the live version really does call the database or the service. it really gets whatever random shit is in there. it really reads thousands and thousands of items. the dead version contains a hand-rolled dataset that is miniscule, expressed in code in a DSL, using prototypes (builder), and has just enough in it to demonstrate every variant i need to deal with.

and i hear you thinking: he’s talking about a fake, a test double, a mock.

on the one hand, i’m glad your mind went there so quickly, it proves you’re paying attention. on the other hand, you’re mistaken. that hand-rolled rigged dataset is in the shipping code, with a feature-toggle that tells the app whether to use it or not. it’s not testing code. (i do use it sometimes in the testbase, but the shipping base depends on it.)

why would i do that? because in actual TDD as opposed to toy TDD, i am solving problems i have never solved before. i don’t have a testing framework that lets me poke at them – yet.

i need to run the whole app dozens of times a day to find my way in to that code. a lot of it is stuff i will never bother to test. once the layout pleases me aethetically, both in the code and on the screen, i will never lock it down using tests.

some of that work i’d like to test, but as i say, i have no idea yet how to do so. i need to run the app to get clues, and i need to run the app to back up my refactoring-to-testability push.

(and some? some of that work i will never figure out how to test in a way that is efficient and effective. in javafx, there are acceptance-test frameworks galore, but they’re neither efficient nor effective.)

the point is, i need to run the app dozens, hundreds, of times every day. and with unstable, slow, and gigantic upstreams, doing that is hell.

guess what, tho. i don’t work for the code. the code works for me. investing a few days to get the dead datasets working will save me and other, future, devs thousands of hours of just sitting there waiting to see what happens.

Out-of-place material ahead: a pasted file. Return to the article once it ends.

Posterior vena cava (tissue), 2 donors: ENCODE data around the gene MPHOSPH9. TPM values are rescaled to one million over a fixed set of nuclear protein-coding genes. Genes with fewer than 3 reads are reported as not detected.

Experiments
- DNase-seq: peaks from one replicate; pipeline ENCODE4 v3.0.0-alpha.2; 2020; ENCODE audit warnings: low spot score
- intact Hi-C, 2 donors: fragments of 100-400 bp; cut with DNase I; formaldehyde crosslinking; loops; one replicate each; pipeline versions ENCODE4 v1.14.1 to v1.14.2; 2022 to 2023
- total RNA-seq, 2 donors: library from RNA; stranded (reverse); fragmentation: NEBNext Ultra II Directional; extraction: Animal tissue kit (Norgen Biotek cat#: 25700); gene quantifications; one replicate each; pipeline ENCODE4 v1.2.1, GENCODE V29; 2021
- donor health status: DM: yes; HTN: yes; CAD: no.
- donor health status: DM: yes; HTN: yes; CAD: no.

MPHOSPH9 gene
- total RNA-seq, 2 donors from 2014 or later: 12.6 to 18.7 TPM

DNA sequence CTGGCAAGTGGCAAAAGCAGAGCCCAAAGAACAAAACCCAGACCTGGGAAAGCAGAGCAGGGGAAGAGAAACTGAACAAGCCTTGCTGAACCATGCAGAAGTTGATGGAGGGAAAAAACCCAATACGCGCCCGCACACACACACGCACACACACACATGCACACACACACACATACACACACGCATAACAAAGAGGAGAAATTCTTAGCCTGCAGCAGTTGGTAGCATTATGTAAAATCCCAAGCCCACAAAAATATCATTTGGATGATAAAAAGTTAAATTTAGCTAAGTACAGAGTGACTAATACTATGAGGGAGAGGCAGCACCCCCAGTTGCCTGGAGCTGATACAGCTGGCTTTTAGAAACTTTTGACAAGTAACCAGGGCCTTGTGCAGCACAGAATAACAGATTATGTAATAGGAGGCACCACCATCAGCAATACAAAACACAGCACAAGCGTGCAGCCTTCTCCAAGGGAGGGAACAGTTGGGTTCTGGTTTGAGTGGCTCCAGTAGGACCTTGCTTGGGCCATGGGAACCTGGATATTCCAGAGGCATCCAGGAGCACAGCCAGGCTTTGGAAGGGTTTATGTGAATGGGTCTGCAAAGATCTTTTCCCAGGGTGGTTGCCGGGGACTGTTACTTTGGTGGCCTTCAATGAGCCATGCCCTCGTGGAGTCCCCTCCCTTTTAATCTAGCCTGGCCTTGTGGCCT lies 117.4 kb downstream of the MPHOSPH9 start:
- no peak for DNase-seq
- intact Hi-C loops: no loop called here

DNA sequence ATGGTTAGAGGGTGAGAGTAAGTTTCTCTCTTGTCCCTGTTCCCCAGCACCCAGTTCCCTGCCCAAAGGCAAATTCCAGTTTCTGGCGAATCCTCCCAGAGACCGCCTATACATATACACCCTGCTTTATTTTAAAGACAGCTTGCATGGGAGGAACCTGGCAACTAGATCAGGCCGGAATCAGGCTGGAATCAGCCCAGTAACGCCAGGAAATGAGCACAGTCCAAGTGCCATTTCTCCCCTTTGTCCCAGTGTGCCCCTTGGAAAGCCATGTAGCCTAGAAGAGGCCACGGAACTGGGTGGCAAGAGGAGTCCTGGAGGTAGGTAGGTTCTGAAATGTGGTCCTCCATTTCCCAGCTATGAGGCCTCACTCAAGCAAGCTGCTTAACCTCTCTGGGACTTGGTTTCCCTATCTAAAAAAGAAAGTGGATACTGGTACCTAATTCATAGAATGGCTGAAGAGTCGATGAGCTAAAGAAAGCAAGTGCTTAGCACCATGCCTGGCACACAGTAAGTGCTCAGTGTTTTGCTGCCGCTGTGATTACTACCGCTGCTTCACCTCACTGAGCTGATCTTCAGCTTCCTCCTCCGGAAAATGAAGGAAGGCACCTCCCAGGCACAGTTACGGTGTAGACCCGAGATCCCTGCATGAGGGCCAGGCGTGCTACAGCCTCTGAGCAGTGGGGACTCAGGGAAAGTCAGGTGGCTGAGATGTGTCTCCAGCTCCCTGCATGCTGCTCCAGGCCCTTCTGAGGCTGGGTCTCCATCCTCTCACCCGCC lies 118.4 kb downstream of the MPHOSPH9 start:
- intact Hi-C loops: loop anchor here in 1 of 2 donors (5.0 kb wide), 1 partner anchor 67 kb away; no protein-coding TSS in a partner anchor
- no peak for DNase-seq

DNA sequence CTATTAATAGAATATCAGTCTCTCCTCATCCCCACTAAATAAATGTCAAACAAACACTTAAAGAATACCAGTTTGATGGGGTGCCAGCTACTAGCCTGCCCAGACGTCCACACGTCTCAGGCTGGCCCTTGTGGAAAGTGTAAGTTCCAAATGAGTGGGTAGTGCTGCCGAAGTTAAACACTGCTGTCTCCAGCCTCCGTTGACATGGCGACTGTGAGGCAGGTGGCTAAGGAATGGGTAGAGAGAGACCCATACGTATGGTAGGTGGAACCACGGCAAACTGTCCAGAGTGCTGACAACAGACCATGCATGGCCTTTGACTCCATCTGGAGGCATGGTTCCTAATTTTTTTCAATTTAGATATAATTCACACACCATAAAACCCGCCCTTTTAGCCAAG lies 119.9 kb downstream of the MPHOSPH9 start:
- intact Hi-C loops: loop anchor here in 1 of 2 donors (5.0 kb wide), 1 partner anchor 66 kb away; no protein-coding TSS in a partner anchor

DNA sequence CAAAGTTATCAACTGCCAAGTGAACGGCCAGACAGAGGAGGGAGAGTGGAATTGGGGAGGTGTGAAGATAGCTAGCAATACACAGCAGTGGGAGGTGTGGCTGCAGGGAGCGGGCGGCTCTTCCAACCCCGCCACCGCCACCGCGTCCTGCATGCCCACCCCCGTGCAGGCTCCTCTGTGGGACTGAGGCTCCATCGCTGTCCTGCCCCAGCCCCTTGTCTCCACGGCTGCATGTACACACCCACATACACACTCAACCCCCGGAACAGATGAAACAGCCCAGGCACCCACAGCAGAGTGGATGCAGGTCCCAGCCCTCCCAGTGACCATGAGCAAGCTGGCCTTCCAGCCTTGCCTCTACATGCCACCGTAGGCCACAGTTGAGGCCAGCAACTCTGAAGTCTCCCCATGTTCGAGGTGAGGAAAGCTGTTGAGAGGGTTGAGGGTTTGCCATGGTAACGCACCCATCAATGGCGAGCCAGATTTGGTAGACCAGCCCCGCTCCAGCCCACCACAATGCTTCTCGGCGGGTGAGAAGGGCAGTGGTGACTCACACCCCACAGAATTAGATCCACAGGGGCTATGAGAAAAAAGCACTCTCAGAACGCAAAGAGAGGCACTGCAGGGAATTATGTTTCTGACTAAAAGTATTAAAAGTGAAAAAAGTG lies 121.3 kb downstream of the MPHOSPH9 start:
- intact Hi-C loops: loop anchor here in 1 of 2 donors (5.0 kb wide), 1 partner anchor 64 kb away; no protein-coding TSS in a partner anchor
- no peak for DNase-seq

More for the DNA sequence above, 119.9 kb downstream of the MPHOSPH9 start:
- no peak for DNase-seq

we’ve mostly seen the money premise and the steering premise, and they’re certainly being invoked here. it’s a waste of money for me to sit and watch a slow-loading or unstable upstream, that’s the money premise. and the steering premise says we change designs for testability – but note that here the testability i want isn’t micro-testability, it’s human-testability. i want to run the app a whole bunch to figure out what i want, not a part of the app to prove it does what i want.

and how/when do i decide enough is enough, and that the tool has to change shapes because my hand isn’t gonna change shapes? ahhh, well. we encounter the judgment premise.

the judgment premise: in writing software we are permanently, ineluctably, irremediably, irrevocably, and happily dependent on individual developers using their individual judgment.

the activity i’m talking about here, remembering who works for who, and to shape the tool to the hand and not the hand to the tool, is absolutely riddled with me making complex nuanced judgments.

i sometimes put it another way: “become sullen and resentful when something doesn’t work well for you.” what i’m saying there is that your discomfort and what you do about it is an absolutely central topic in mastering geekery.